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Thread: Schiff's bases

  1. #31

    Default Re: Schiff's bases

    Err, read what I wrote again and look at my diagrams, and my links. You're correcting something I haven't said. You're also confused on the mechanism.

    EDIT: The mechanism for the reaction between a ketone and a secondary amine, I mean. It's not the same as for a primary amine. [And indole does not react as a typical secondary amine.]
    Last edited by JayH; 14th February 2014 at 03:37 AM. Reason: incorrect information

  2. #32

    Default Re: Schiff's bases

    Quote Originally Posted by JayH View Post
    Err, read what I wrote again and look at my diagrams, and my links. You're correcting something I haven't said. You're also confused on the mechanism.

    EDIT: The mechanism for the reaction between a ketone and a secondary amine, I mean. It's not the same as for a primary amine.
    my point was the product is NOT a schiff base, it is an enamine, as you did mention,
    so perfumers should not call the product a schiff base.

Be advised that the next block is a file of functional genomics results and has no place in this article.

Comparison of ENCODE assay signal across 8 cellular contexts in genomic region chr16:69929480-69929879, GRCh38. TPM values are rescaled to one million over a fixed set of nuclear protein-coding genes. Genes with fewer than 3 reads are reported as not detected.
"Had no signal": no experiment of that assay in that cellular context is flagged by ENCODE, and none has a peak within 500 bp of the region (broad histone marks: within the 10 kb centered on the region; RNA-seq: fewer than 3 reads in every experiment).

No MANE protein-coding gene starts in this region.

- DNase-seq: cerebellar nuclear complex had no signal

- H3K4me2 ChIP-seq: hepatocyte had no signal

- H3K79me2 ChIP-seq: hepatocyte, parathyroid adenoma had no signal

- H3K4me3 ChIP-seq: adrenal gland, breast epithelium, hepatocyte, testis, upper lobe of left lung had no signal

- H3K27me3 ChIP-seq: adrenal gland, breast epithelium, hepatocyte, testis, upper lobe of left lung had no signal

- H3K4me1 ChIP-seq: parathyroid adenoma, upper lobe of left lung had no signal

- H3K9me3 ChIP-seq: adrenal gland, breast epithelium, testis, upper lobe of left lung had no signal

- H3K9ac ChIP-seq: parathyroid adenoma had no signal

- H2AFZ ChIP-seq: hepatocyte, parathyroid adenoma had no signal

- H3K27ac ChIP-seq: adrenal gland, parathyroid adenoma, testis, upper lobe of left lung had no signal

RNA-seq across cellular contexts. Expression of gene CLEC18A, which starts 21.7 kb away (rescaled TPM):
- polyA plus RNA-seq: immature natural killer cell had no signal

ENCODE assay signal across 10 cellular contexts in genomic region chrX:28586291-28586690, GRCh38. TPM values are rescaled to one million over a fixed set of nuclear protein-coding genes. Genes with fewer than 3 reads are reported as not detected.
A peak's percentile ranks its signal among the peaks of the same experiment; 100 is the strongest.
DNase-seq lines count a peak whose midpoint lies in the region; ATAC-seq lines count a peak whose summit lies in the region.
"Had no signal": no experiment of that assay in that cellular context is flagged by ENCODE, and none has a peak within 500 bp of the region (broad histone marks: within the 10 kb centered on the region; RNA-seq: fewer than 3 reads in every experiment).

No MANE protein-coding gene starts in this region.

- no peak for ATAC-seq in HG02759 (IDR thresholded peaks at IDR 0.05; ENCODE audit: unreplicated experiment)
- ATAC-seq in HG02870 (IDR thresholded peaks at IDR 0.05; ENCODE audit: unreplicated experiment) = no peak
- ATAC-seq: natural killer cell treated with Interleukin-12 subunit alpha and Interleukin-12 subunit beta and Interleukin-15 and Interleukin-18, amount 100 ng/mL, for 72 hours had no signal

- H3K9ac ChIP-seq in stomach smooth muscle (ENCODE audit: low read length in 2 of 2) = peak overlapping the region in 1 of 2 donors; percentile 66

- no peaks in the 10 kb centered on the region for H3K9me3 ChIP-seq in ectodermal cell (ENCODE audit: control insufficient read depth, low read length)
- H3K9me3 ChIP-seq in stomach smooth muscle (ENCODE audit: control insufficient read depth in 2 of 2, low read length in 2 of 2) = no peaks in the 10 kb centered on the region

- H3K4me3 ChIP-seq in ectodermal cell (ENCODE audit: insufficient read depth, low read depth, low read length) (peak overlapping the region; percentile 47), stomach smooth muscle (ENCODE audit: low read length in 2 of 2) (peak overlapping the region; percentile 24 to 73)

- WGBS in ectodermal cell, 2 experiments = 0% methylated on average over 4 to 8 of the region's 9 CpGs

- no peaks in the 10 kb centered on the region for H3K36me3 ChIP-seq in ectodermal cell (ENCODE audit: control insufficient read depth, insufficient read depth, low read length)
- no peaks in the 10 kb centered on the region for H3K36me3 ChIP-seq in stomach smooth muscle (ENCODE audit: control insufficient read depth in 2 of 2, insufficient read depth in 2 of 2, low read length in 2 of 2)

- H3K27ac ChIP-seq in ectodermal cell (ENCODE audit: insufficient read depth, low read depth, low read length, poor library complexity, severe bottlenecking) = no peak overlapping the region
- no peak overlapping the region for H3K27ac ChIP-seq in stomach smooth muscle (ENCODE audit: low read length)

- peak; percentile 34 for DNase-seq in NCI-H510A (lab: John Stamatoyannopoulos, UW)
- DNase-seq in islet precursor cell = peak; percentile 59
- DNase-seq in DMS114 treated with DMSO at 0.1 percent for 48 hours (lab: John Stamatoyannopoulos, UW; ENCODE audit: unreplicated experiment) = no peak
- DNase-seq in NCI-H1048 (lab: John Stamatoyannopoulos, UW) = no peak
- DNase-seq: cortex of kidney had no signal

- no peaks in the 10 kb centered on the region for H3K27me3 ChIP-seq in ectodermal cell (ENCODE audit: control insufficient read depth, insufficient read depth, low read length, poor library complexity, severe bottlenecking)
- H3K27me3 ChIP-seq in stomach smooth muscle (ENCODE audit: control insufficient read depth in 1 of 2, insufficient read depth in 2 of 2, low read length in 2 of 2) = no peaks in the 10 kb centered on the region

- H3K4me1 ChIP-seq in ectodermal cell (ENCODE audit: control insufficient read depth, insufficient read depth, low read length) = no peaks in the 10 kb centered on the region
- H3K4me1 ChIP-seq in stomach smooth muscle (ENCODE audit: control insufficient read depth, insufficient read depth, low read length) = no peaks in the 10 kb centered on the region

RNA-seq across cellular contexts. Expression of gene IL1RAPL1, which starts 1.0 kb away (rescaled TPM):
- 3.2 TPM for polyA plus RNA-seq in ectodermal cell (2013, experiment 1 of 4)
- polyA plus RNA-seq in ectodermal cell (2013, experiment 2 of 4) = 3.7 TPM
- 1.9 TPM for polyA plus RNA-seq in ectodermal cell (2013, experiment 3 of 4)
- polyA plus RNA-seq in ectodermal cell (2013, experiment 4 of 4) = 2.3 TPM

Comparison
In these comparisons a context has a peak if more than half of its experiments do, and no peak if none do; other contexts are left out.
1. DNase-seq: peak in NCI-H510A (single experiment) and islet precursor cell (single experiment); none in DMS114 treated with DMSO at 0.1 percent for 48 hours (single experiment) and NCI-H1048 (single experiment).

i am not confused with the mechanism, i only explained the attack from a primary amine use
    the second deprotonation comes from one of the hydrogen electrons in the adjacent carbon, when using a secondary amine
    like indole.

    i didnt say your diagram was wrong......

    i suppose it might have been much easier to simply say that perfumers
    shouldn't call the product in your diagram a schiff base, rather than trying to explain why

    that's all ......

  3. #33

    Default Re: Schiff's bases

    I'm terribly sorry, I didn't realize. My apologies for being overly sensitive. I wasn't even sure what I was supposed to have gotten wrong. I get that way sometimes when I'm confused.

    You're right, products from indole are not Schiff bases. I'd prefer not to call them that myself (condensation products, maybe?), but it's one of those cases where I'm torn between strict usage and deferring to tradition.

  4. #34

    Default Re: Schiff's bases

    JayH,

    no need to apologize, it just wrote my reply wrong....

    peace

  5. #35

    Default Re: Schiff's bases